"Even visits from Martin Hawtree and George Shiels have to be budgeted for; tickets and other costs can amount to over £250!"
"I try and keep the total running costs to around £250,000 per year. The largest cost is the staff wages at £125,000. Machinery leasing and repairs costs around £35,000 and course consumables - fertiliser, seed, topdressing and pesticides - between £15-18,000. Drainage and flood control will usually cost around £12,000."
"I try to keep applications of fertiliser as low as possible on the greens, concentrating on applying double the amount of potassium as nitrogen, which we try to keep below 70kg N per hectare per year."
"With our warmer climate, we can apply a tonic to the greens in early March (8:0:0 at 10g/m), before the first application of wetter H2Pro at 25 l/h, and then every six weeks at 20l/h. This will be closely followed by Scotts Blade soil supplement at 40l/h and a first application of PrimoMaxx at 0.05 l/h followed by monthly applications at 0.04l/h."
"I try to get a head start in spring, with my first hollow coring work straight after our first major tournament, which is usually on Easter Monday. We core with 12mm tines and clear all the greens, first with the front nine closed and, later in the day, we start on the back nine and finish mid-morning the following day."
"The greens are overseeded with Manor and Heriot browntop bent from Johnsons Seeds. This is broadcast with a pedestrian spreader at 5-6gm per square metre (about 180 kilos for this year)."
"Each green is then sarrel rolled and topdressed with around one tonne of 90/10 Wessex topdressing brushed in with a Sisis Oscar oscillating brush. This will be followed with vibratory rollers for the next couple of days."
"The greens are then topdressed on a monthly basis, at half rate, until another hollow coring is completed in August."
"The height of cut remains at 6mm until mid to late April, and is then lowered to 4mm over a three week period. We never go much below 4mm during the season and, for our big tournaments, we double cut and roll depending on conditions."
"A number of other fertiliser products are used during the season that include a light spring and summer granule, but mostly High K and Effect Iron liquids to increase stress tolerance and improve colour."
"The tees are hollow cored (very shallow) in March and overseeded with Johnsons Teemaster, and topdressed with the same 90/10 mix as the greens. They are fed twice a year, first in early April with Scotts Sierrablen Turf 28:5:5, which keeps them looking good for the season, and then, in Autumn, Sierrablen Mini 0:0:37 sees them through the winter."
"The fairways don't get fed at all during the winter months, as we get flooded right across the course from heavy rain, and when the sluice gate is closed by the high tides. And, because all the surrounding hills are mostly farmland, the nutrients that are in the floodwater, will look after the fairways - help from Mother Nature."
"Because of the low lying land, and the amount of water that passes through the course, plus the proximity to the coast with mist and fog, it is essential to get the greens dry as soon as possible in the morning. This is done with a 3 metre 'Big Dewey' brush or the tractor mounted Sisis Oscar brush."
"Fusarium and anthracnose will always raise its head when the right conditions prevail, and I've also seen some dollar spot in recent years. However, with the development of Heritage, Banner Maxx and Instrata, disease control is getting easier and disease scarring is kept to a minimum using these products."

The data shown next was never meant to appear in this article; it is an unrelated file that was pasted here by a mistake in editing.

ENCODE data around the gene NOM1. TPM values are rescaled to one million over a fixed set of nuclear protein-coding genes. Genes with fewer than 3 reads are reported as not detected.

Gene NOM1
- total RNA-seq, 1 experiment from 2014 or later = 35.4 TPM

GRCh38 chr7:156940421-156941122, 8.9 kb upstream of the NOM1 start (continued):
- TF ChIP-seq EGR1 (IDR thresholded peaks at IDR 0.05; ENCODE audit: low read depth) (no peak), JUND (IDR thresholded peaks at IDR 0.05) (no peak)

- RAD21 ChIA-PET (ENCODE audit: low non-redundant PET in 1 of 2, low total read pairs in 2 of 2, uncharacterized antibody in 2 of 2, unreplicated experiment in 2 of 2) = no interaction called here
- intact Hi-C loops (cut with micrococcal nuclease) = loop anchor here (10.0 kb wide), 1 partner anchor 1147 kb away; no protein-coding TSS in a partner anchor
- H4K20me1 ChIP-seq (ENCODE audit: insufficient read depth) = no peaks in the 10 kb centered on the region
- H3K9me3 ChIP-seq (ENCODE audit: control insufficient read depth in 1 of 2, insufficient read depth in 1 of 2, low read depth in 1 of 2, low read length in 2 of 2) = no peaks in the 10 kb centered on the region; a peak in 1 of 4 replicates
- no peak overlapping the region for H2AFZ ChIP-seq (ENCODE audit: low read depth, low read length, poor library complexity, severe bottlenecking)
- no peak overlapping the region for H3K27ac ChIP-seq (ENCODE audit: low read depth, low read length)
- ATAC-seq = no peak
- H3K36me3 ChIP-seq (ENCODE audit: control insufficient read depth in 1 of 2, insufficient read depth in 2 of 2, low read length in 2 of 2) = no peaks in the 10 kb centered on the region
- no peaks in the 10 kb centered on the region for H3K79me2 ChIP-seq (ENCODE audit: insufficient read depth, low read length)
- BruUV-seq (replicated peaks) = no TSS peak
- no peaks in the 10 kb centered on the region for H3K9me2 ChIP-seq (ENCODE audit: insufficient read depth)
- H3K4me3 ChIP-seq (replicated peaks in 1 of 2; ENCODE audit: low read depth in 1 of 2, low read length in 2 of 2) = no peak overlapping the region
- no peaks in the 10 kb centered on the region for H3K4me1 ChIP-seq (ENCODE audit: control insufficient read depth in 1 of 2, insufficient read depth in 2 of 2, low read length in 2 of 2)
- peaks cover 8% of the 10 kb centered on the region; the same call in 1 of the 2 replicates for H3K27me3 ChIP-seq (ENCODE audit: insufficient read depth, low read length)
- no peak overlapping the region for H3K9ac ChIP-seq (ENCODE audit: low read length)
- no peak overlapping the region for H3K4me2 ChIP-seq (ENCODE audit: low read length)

"Aeration is a continuous programme. All the greens are solid cored with 12mm tines from 130mm depth down to 250mm depth each month with the Wiedenmann."
"The greens are hollow cored, seeded and topdressed twice a year, in spring and autumn. They also get Earthquake 'Tremored' to a maximum depth of 250mm. This leaves a continual slit right across the green from high side to lower. During the wetter months we use a Sisis outfield slitter with seven inch knives every week, weather permitting, and supplement this with the Greentek sarrel rollers on our old Ransomes 160D."
"Tees are also solid cored with the Wiedenmann, fitted with 16mm solid tines, and this is carried out every two months, if possible. We only hollow core them with jumbo tines (very shallow) when overseeding."
"The fairways also get to see both the Wiedenmann with the large solids twice a year and also the 'Tremor' in the spring and autumn."
"Most of the gear in the shed has been purchased, with the exception of the cutting fleet and one of the Gators. These are secured on a three-year operator's lease. With John Deere being awarded the latest five-year deal, which will include a new bunker rake and an extra buggy, we have found this a much better way to replace the fleet and easier to maintain."
"We have also invested in a Hunter Juno cylinder grinder, and myself and Geoff have been trained how to use it. Keeping the mowers sharp on a regular basis will certainly help with the presentation of the course."
At various times of the year La Grande Mare must be a 'mare' to work with, both logistically and from what Mother Nature throws at it. It is good to see Martyn and his team committed to the highest standards possible in such difficult circumstances. They are to be applauded.
What's in the shed?
Guernsey used to be famous for its tomato exports and, for nearly one hundred years, the tomato was king.
In the late 1960s nearly half a billion tomatoes were picked and exported to England. Each one of those had to be handpicked, packed and shipped out.
Now, the tomato industry is all but gone, but the greenhouses have not. La Grande Mare use one as their workshop, and here's what's in it:
1x JD 3235 fairway mower
1 x JD 1565 front deck mower
2 x JD 2500B greens mowers
1 x Greentech vibratory rollers
2 x JD gators, one 6 wheeler
1 x JD 500 triple tees and aprons
1 x Toro Workman
1 x Toro 2500 trailed topdresser
1 x Toro Sand Pro
1 x Ransomes 180D with sarrel roller and verticut units
1 x Massey Ferguson 360 tractor
1 x Kubota STA35 compact tractor with front loader and mid mount deck
1 x Case International 255 compact tractor
1 x Sisis Variseeder
1 x Sisis oscillating brush
1 x Sisis outfield slitter
1 x Wiedenmann Terraspike GXi
1 x Earthquake Tremor
1 x 3 tonne Warwick trailer
1 x Team Sprayer - 300 litres